Indigenous activist Vincent Lingiari – Wattie Creek, 1966 "What was here before Lord Vestey [British land owner in Australia] was born and I was born? It was blackfella country."

Father Dave Passi, Plaintiff in the Mabo case, successfully argued against the theory of TERRA NULLIUS, which claimed Australia was unoccupied at the time of white settlement. "Its my father's land, my grandfather's land, my grandmother's land. And I'm related to it which also gives me my identity".

In the book Dark Emu, writer Bruce Pascoe describes how Aboriginal Australians farmed the land, e.g. extensively growing the yam daisy (murnong), storing grain in stone buildings and using sophisticated fish traps. Bruce Pascoe has Bunurong, Tasmanian and Yuin heritage.
Pascoe also points out that Indigenous people built villages with wells, dams, permanent buildings made of clay-coated wood and elaborate cemeteries. "A land that sustained an economy, a land that was theirs, They constructed a system of pan-continental government that generated peace and prosperity".

Former prime minister Kevin Rudd – The Complacent Country, The Saturday Paper, September 6, 2019 says:

"Our definition of identity should begin with a profound pride in Australia's Indigenous origins. This of course must also be anchored in a shared responsibility for past injustices to our Indigenous brothers and sisters and a common resolve to chart a fully reconciled future as one national family. Our modern Australian identity should also own with pride our Anglo-Celtic traditions, not as a great British Empire, but as inheritors of the common law, centuries of legal constraint against the arbitrary exercise of absolute power, and an independent legal system to give effect before the law. So, too, has our identity been shaped by the arrival of millions from other lands, widening the Anglo Celtic monoculture into a living, creative multi-culture."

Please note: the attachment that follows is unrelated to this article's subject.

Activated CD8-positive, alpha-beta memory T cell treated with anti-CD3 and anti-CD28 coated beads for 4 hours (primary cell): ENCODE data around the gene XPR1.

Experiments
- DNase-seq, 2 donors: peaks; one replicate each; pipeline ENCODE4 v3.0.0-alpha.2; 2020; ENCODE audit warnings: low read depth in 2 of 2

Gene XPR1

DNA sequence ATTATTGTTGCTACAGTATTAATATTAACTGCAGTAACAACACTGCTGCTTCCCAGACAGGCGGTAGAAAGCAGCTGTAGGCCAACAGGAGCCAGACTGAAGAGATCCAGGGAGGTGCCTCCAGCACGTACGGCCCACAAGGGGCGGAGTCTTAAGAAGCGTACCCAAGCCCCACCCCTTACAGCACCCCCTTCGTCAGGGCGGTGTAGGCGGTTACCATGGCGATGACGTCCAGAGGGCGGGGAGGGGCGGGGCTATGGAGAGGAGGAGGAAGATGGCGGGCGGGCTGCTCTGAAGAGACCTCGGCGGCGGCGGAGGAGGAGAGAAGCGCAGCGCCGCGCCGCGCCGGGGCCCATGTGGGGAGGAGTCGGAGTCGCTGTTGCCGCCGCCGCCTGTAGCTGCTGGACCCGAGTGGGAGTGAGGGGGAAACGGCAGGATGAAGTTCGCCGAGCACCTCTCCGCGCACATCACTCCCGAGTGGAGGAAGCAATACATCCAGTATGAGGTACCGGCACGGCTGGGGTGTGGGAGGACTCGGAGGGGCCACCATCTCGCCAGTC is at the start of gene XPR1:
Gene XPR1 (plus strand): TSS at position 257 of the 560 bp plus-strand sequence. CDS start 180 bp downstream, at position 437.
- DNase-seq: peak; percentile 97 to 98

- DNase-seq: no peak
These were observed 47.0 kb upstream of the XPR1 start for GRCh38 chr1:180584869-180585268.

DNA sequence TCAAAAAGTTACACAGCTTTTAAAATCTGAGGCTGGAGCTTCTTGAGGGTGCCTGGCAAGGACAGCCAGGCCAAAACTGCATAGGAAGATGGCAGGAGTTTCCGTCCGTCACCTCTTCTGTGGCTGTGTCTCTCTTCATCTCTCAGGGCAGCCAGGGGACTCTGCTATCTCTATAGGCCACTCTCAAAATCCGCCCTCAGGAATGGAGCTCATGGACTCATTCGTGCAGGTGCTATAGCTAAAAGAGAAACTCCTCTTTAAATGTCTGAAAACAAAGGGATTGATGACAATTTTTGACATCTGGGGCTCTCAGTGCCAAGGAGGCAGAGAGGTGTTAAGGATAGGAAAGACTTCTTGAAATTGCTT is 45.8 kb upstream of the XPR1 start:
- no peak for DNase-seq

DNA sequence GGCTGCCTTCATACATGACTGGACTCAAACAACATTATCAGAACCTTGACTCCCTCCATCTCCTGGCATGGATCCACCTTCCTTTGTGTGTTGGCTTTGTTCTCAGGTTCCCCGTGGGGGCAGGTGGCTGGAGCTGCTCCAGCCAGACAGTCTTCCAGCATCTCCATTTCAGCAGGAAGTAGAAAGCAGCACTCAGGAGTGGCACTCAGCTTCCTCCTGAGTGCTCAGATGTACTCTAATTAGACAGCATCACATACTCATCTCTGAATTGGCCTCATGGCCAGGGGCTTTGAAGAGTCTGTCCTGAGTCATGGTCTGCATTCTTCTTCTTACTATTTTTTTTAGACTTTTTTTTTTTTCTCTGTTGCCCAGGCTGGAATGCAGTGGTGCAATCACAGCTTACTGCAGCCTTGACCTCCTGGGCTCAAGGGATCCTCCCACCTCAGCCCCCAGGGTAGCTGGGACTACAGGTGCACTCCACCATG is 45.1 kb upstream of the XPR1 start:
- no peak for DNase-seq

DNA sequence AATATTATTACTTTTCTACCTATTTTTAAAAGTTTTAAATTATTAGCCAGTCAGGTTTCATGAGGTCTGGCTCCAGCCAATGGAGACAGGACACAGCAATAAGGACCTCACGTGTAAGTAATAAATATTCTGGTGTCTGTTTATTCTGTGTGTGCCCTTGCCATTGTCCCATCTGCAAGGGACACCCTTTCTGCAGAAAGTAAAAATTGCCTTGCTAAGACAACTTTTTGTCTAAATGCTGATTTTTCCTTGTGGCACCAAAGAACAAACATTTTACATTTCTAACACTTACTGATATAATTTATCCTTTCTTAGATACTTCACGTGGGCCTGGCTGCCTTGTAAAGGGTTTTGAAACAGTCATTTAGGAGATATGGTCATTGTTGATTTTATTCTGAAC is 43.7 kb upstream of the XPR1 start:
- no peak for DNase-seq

Kevin Rudd adds:-

"We are enriched by the feminisation of our national identity beyond the tediously macho stereotypes of our past, and with our fuller understanding of human sexuality".

Journalist Stan Grant – The Saturday Paper, May 24, 2019.